23 Oct 2023

Information event for journalists

Press workshop "Quantum Technologies"

  • Monday, 10/23/2023
  • 09:45 - 18:00 o'clock

Event location
Campus Garching

Target audience

Schrödinger's cat, spooky long-distance effect and teleportation: what is behind these terms and what exciting applications will quantum physics still enable us to use? In the press workshop "Quantum Technologies", experts explain the basics to journalists and give an insight into their current research in the field of quantum computing, quantum communication and quantum sensors.

Please register by e-mail


9:30 am: Arrival and registration (coffee and pretzels/biscuits)

9:45 am: Greeting
Dr. Jeanne Rubner, Vice President Global Communication and Public Engagement of TUM

10:00 am: Quantum phenomena at your fingertips: A journey through experiments and basic concepts
Dr. Judith Gabel, QL3: Quantum LifeLong Learning
At the level of the smallest particles, such as atoms or light particles, laws of a fundamentally different nature prevail than those with which we are familiar in everyday life. Because at the level of these quantum particles, quantum physics rules instead. Using live experiments with such quantum particles, Dr. Judith Gabel explains the basic concepts of quantum theory and makes the fascinating properties of the quantum world such as interference, superposition and entanglement tangible.

11:00 am: Quantum computers: what can they actually do and what is still missing for optimal implementation?
Prof. Rudolf Gross, Head of the Chair of Technical Physics at TUM, Head of the Walther Meißner Institute of the Bavarian Academy of Sciences and Humanities, Spokesperson of the Cluster of Excellence Munich Center for Quantum Science and Technology and scientific coordinator of Munich Quantum Valley.

They calculate the best route to the destination in seconds, develop individually tailored medicines and optimise materials to make batteries for electric cars more efficient, for example: The expectations for quantum computers are high. How do the new supercomputers differ from classical computers? How do you work with Q-bits? And what is still missing to realise really large quantum computers? Prof. Rudolf Gross explains the basics and gives an insight into the current state of the art.

11:20 am: Short Q&A session

11:40 am: Laboratory tour Quantum Computing (Walter Meissner Institute)

Approx. 12:15 pm: Lunch and opportunity to visit the stands, which include an overview of the Bavarian Quantum Ecosystem, talk with researchers

1:20 pm: Quantum technologies and society
Urs Gasser, Professor of Public Policy, Governance and Innovative Technology, and Rector of the School of Public Policy (HfP) at the TUM
Fabienne Marco, Head of the Quantum Social Lab of the TUM Think Tank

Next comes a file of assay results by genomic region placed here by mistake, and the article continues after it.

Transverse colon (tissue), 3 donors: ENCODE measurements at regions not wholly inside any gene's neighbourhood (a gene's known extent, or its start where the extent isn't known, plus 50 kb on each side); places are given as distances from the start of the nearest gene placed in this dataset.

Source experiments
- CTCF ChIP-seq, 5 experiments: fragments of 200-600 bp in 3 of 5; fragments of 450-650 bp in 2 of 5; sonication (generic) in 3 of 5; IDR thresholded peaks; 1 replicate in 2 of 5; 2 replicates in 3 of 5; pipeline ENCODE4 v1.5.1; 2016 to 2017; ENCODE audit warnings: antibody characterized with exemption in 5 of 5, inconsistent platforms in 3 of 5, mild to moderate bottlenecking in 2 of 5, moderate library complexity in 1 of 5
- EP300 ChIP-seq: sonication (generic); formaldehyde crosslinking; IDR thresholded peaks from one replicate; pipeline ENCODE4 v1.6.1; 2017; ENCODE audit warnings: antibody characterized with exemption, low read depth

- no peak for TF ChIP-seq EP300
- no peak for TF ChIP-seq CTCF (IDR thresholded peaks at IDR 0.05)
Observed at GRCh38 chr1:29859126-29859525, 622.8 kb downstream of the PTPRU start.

Quantum technologies will pose significant political, social, ethical and legal questions for our society. For example, how should we deal with the fact that in the future, quantum computers could break encryption in a very short time and thus reveal information on which our security depends? And how can we as a society even discuss these challenges when the technology is so complex and difficult to understand? At the TUM Think Tank, these questions will be addressed by scientists together with actors from civil society and politics.

1:40 pm: Short Q&A session

1:50 pm: Sensors for the quantum world
Eva Weig, Professor of Nano- and Quantum Sensors

They could make navigation much more accurate, help to find mineral resources or even detect diseases earlier: The possibilities for applications of quantum sensors are almost unlimited. How can such quantum sensors be realised? And what hurdles still need to be overcome? Prof. Eva Weig and her team are developing tiny strings made of ceramic or semiconductor material, which are among the largest quantum mechanical systems. Eva Weig explains why nanostrings will be an important basis for sensors or building blocks of quantum technologies in the future.

2:10 pm: Short Q&A

2:30 pm: Laboratory tour Qunatum Sensors

3:15 pm: Coffee and cake

3:30 pm: Tap-proof communication without borders
Andreas Reiserer, Professor for Quantum Networks
The phenomenon of entanglement, also called spooky action at a distance by Einstein, enables guaranteed tap-proof communication. How exactly is this possible? And is quantum cryptography really 100 percent secure? Prof. Andreas Reiserer answers these questions and explains how a quantum internet could also connect quantum computers all over the world - and how atoms trapped in crystals help.

3:50 pm: Short Q&A session

4:10 pm: Laboratory tour Quantum Communication

Approx. 5pm:
Panel discussion/question session "What I always wanted to know about quantum mechanics"

6 p.m.: End of the event

Further information

If you have any questions, please contact us:

Stefanie Reiffert
Media Relations
+49 89 289 10519
stefanie.reiffertspam prevention@tum.de